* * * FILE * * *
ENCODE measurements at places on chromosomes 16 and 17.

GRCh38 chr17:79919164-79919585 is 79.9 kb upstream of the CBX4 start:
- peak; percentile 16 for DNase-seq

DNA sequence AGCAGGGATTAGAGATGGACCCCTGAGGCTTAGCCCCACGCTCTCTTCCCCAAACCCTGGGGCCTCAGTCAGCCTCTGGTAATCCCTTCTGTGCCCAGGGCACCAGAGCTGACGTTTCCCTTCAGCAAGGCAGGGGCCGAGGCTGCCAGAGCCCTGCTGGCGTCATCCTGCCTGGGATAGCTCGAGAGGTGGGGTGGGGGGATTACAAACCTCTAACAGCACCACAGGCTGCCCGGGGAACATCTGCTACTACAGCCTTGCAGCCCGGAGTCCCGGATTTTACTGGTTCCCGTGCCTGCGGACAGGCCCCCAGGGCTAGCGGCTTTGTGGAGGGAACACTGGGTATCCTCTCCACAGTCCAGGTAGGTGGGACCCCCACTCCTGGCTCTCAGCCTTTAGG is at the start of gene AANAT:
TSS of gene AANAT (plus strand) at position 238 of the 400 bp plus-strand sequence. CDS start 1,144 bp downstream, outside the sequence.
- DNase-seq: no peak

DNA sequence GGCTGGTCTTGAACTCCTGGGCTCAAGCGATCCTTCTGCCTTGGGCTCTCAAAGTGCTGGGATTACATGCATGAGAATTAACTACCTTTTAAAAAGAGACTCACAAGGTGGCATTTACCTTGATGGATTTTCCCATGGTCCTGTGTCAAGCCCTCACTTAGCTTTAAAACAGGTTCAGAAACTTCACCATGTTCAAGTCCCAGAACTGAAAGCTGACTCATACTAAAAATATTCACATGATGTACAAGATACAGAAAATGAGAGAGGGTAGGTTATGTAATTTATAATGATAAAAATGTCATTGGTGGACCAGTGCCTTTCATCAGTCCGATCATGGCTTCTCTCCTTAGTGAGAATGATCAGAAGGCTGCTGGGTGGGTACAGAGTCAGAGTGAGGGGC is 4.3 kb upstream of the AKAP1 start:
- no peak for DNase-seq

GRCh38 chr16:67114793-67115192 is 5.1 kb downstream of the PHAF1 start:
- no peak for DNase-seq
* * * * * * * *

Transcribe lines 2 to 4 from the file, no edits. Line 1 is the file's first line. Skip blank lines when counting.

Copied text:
GRCh38 chr17:79919164-79919585 is 79.9 kb upstream of the CBX4 start:
- peak; percentile 16 for DNase-seq

DNA sequence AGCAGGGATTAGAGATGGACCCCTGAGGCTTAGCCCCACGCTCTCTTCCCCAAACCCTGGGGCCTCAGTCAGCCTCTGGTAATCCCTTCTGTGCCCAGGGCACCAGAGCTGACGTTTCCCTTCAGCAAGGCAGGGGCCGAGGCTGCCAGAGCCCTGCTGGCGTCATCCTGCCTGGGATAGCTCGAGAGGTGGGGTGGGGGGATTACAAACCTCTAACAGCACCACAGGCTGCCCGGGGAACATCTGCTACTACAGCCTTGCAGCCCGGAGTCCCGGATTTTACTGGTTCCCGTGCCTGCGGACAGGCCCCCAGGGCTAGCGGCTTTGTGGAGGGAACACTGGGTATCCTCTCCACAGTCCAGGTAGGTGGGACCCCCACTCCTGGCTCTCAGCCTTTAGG is at the start of gene AANAT: